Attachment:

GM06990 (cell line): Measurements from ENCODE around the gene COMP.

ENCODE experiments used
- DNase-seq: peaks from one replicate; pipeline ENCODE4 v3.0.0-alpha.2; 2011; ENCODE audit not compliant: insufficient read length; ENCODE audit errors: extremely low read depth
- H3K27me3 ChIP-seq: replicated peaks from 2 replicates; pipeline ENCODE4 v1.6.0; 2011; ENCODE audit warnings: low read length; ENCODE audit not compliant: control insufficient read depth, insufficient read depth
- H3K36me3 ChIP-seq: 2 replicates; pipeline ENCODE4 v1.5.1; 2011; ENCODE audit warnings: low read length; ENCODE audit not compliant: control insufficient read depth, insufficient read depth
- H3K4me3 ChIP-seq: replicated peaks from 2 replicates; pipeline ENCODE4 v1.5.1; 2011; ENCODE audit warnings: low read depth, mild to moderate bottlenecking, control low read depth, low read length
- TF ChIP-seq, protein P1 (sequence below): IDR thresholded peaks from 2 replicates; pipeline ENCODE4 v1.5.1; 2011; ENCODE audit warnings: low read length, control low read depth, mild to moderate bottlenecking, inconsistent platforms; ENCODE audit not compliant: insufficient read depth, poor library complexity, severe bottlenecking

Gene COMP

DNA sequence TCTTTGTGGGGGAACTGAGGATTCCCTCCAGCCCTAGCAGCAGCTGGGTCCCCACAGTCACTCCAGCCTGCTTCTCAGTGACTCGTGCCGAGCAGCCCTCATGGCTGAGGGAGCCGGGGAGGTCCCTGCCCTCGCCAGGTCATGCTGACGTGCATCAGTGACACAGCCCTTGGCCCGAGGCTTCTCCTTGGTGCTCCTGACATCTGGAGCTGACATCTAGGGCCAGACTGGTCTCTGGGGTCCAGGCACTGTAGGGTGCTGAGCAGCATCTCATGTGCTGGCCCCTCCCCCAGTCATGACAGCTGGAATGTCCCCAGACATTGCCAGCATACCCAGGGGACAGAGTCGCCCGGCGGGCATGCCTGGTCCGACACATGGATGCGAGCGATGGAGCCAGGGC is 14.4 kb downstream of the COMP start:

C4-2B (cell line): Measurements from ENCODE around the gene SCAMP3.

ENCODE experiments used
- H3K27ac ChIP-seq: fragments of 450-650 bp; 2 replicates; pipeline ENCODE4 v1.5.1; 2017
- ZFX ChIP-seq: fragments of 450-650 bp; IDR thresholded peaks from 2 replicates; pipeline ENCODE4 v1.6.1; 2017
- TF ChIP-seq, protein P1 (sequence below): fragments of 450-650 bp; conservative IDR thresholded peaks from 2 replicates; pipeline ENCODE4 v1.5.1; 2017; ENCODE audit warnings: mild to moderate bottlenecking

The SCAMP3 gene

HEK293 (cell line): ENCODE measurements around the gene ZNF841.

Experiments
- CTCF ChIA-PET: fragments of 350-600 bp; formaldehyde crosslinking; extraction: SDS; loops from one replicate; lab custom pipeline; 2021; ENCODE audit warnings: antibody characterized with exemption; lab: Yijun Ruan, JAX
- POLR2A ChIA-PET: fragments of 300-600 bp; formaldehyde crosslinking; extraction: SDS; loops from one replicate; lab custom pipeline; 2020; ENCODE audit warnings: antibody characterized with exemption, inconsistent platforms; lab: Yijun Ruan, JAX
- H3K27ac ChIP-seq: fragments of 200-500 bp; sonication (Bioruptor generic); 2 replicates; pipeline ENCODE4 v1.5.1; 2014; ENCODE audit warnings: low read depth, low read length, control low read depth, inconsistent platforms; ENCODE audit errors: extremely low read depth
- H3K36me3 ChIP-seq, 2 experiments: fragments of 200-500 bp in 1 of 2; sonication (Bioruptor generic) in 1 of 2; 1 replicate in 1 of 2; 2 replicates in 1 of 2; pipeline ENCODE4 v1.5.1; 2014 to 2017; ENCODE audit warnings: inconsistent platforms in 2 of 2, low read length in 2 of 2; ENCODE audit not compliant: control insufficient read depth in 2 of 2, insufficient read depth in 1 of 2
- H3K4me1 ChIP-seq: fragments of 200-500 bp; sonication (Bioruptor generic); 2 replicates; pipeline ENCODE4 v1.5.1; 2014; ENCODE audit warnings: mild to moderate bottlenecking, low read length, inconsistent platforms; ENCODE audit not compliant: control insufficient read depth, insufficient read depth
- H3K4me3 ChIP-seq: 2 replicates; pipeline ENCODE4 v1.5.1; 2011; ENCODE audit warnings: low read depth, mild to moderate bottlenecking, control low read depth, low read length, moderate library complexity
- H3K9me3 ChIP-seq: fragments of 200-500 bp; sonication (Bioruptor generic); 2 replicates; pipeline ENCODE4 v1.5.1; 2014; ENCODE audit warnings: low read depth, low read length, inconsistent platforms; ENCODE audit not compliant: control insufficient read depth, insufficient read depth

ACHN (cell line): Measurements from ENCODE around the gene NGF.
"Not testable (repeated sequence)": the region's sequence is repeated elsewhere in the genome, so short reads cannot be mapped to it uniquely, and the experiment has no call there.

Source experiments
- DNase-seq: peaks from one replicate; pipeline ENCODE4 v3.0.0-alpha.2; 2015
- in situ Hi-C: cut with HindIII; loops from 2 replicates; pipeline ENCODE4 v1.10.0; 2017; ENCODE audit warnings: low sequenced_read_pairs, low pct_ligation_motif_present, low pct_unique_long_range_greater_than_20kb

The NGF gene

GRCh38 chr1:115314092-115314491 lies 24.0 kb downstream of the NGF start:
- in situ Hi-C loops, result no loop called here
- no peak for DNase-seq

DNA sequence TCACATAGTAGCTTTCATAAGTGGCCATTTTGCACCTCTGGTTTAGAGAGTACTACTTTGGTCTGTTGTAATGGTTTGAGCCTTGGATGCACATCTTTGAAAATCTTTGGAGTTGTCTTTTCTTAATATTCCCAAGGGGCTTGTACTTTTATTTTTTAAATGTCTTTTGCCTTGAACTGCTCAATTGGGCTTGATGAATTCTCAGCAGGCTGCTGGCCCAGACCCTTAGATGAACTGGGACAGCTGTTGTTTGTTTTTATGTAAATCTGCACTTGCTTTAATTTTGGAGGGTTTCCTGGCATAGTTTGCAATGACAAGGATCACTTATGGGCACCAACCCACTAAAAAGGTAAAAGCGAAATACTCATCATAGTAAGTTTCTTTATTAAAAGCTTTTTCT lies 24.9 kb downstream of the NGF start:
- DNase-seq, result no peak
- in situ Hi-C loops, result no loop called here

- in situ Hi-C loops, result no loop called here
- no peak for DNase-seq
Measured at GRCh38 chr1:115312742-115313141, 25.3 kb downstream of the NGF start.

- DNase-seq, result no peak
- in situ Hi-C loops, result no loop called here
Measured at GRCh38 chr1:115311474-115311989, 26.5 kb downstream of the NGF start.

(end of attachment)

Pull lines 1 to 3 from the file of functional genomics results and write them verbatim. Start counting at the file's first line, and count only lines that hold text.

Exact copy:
GM06990 (cell line): Measurements from ENCODE around the gene COMP.

ENCODE experiments used
- DNase-seq: peaks from one replicate; pipeline ENCODE4 v3.0.0-alpha.2; 2011; ENCODE audit not compliant: insufficient read length; ENCODE audit errors: extremely low read depth